The study on the one hand places the Sovereign Money Initiative in a scientific context. On the other hand, it assesses the repercussions of the introduction of a sovereign money system in a period with normal interest rates.
The key findings of the study are:
  • The Sovereign Money Initiative has no scientific basis whatsoever. The considerations and arguments that underlie the initiative contradict empirical evidence and economic logic. Untenable from a scientific perspective is, for example, the assumption that a strong increase in the money supply results in excessive lending and destabilises the economy.
  • The initiators of the Sovereign Money Initiative also draw inadmissible comparisons to existing literature. The differences between the often-quoted Chicago Plans and the initiative are too great for the literature on this matter to serve as evidence of the positive effects of the sovereign money system.
  • The sovereign money system leads to additional costs for depositors as a result of lower interest income and translates into lower interest margins for banks. Combined with the loss in tax revenues for the federal budget, the annual costs exceed the additional revenues gener-ated by the SNB in times of normal interest rates by 0.8 percent of GDP.
  • The introduction of sovereign money has a destabilising effect on the economy. The alternatives to financing through customer deposits increase the risks for banks. The narrowing of the room for manoeuvre in monetary policy makes it more difficult for the SNB to achieve its objectives.
The author of the study is Philippe Bacchetta, Professor of econometrics and political economy at the University of Lausanne. The study was commissioned by the Swiss Bankers Association, but was conducted independently. “It was important to me that the outcome of the assessment be open,” says Philippe Bacchetta, “but the deeper I went into the analysis, the more problems I discovered with the initiative.”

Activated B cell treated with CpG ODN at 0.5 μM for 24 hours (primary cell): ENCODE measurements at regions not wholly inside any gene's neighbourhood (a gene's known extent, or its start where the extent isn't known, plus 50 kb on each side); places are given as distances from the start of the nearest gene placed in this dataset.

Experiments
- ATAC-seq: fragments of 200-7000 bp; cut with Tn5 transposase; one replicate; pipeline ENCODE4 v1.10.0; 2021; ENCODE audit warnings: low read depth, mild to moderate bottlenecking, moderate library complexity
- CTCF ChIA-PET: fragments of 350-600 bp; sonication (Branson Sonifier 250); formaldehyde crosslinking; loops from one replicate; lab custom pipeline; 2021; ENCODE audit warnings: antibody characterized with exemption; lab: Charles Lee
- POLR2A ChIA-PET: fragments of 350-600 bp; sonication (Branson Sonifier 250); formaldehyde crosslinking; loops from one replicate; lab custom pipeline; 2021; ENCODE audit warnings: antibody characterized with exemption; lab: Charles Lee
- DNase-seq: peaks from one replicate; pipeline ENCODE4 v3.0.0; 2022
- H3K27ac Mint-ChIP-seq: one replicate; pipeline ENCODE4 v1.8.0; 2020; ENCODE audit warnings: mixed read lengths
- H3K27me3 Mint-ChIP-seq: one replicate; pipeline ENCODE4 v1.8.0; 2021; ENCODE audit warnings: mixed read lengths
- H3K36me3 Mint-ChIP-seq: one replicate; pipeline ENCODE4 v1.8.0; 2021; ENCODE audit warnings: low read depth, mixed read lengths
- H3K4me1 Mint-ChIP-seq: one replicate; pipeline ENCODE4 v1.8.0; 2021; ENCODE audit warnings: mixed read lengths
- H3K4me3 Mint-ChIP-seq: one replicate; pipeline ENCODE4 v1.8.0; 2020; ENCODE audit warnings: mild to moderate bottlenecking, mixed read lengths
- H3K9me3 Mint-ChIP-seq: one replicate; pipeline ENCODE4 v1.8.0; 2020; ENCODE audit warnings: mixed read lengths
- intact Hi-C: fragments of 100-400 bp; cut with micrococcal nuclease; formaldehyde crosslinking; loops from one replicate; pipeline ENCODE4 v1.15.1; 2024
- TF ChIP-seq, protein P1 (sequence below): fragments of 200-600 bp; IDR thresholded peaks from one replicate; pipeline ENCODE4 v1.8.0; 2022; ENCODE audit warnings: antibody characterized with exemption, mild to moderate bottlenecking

The SBA rejects the Sovereign Money Initiative for the following reasons

The Sovereign Money Initiative endangers one of the strongest economies in the world and carelessly and irresponsibly puts jobs, tax revenues, a secure economic system and Switzerland’s prosperity at risk. For Switzerland, which is highly interconnected internationally, going it alone is therefore an incalculable risk. The sovereign money system would in particular undermine the innate, core function of banks by complicating the financing of loans and mortgages. The SBA firmly rejects the Sovereign Money Initiative for these reasons. “Today’s financial system works well the way it is. There is no reason to change it,” says CEO of the SBA Claude-Alain Margelisch. “Anything else would be an experiment with unforeseeable consequences for bank clients and the Swiss economy.”

Next steps

The Federal Council recommended last fall that the Sovereign Money Initiative be rejected without a counterproposal. During the autumn session 2017, the Council of States, as the first chamber, will discuss the initiative. The proposal is expected to be put before the Swiss electorate next year.

Further Information

Further information about the Sovereign Money Initiative and a film about the workings of money creation (all in German) can be found here.


http://www.swissbanking.org/fr/medias/positions-et-communiques-de-presse/initiative-monnaie-pleine-ses-consequences-potentielles-en-suisse-au-centre-d2019une-etude/the-sovereign-money-initiative-in-switzerland-an-assessement.pdf


The Sovereign Money Initiative in Switzerland: 



An Assessment1 Philippe Bacchetta University of Lausanne 

Swiss Finance Institute CEPR 

April 26, 2017 


1 I would like to thank Simon Tieche for able research assistance and Martin Hess and Elena Perazzi for comments. I acknowledge financial support from the Swiss Bankers Association. The views expressed in this survey are solely those of the author. 


Abstract The Sovereign Money Initiative will most likely be submitted to the Swiss people in 2018.